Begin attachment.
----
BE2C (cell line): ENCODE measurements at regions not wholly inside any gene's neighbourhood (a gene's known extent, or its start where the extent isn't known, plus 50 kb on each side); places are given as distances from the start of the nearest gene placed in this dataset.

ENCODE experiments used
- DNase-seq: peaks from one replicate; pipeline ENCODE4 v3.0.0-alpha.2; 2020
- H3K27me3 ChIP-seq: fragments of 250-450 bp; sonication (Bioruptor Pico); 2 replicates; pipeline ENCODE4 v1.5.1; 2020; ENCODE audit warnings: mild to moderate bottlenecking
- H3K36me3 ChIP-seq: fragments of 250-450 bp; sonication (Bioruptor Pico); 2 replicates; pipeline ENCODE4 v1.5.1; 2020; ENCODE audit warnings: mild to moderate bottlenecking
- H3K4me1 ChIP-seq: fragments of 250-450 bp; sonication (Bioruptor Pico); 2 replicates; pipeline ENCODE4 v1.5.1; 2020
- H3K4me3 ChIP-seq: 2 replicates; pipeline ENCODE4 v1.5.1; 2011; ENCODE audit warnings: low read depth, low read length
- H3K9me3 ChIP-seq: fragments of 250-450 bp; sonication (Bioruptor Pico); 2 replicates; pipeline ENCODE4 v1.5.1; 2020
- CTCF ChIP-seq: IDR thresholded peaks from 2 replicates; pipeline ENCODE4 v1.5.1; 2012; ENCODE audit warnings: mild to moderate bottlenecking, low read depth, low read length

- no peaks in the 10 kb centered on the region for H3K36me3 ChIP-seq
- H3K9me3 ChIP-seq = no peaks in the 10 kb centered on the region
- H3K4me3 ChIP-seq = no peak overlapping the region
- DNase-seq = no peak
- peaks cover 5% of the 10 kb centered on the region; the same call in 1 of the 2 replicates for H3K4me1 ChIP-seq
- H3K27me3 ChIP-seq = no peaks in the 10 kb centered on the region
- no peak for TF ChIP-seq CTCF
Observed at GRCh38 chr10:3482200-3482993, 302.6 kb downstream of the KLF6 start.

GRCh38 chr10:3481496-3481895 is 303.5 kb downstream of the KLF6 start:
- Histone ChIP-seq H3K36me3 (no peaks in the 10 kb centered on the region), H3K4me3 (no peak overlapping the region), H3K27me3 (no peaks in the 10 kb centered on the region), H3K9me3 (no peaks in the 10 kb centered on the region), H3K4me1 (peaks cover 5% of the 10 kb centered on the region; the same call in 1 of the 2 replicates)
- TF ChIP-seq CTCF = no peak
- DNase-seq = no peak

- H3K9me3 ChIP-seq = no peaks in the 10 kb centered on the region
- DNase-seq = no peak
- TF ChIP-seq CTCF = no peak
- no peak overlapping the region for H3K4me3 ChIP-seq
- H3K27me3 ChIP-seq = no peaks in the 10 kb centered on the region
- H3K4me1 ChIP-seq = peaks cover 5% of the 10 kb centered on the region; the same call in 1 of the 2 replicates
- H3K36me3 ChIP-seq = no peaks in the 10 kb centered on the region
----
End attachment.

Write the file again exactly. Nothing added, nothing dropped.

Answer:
BE2C (cell line): ENCODE measurements at regions not wholly inside any gene's neighbourhood (a gene's known extent, or its start where the extent isn't known, plus 50 kb on each side); places are given as distances from the start of the nearest gene placed in this dataset.

ENCODE experiments used
- DNase-seq: peaks from one replicate; pipeline ENCODE4 v3.0.0-alpha.2; 2020
- H3K27me3 ChIP-seq: fragments of 250-450 bp; sonication (Bioruptor Pico); 2 replicates; pipeline ENCODE4 v1.5.1; 2020; ENCODE audit warnings: mild to moderate bottlenecking
- H3K36me3 ChIP-seq: fragments of 250-450 bp; sonication (Bioruptor Pico); 2 replicates; pipeline ENCODE4 v1.5.1; 2020; ENCODE audit warnings: mild to moderate bottlenecking
- H3K4me1 ChIP-seq: fragments of 250-450 bp; sonication (Bioruptor Pico); 2 replicates; pipeline ENCODE4 v1.5.1; 2020
- H3K4me3 ChIP-seq: 2 replicates; pipeline ENCODE4 v1.5.1; 2011; ENCODE audit warnings: low read depth, low read length
- H3K9me3 ChIP-seq: fragments of 250-450 bp; sonication (Bioruptor Pico); 2 replicates; pipeline ENCODE4 v1.5.1; 2020
- CTCF ChIP-seq: IDR thresholded peaks from 2 replicates; pipeline ENCODE4 v1.5.1; 2012; ENCODE audit warnings: mild to moderate bottlenecking, low read depth, low read length

- no peaks in the 10 kb centered on the region for H3K36me3 ChIP-seq
- H3K9me3 ChIP-seq = no peaks in the 10 kb centered on the region
- H3K4me3 ChIP-seq = no peak overlapping the region
- DNase-seq = no peak
- peaks cover 5% of the 10 kb centered on the region; the same call in 1 of the 2 replicates for H3K4me1 ChIP-seq
- H3K27me3 ChIP-seq = no peaks in the 10 kb centered on the region
- no peak for TF ChIP-seq CTCF
Observed at GRCh38 chr10:3482200-3482993, 302.6 kb downstream of the KLF6 start.

GRCh38 chr10:3481496-3481895 is 303.5 kb downstream of the KLF6 start:
- Histone ChIP-seq H3K36me3 (no peaks in the 10 kb centered on the region), H3K4me3 (no peak overlapping the region), H3K27me3 (no peaks in the 10 kb centered on the region), H3K9me3 (no peaks in the 10 kb centered on the region), H3K4me1 (peaks cover 5% of the 10 kb centered on the region; the same call in 1 of the 2 replicates)
- TF ChIP-seq CTCF = no peak
- DNase-seq = no peak

- H3K9me3 ChIP-seq = no peaks in the 10 kb centered on the region
- DNase-seq = no peak
- TF ChIP-seq CTCF = no peak
- no peak overlapping the region for H3K4me3 ChIP-seq
- H3K27me3 ChIP-seq = no peaks in the 10 kb centered on the region
- H3K4me1 ChIP-seq = peaks cover 5% of the 10 kb centered on the region; the same call in 1 of the 2 replicates
- H3K36me3 ChIP-seq = no peaks in the 10 kb centered on the region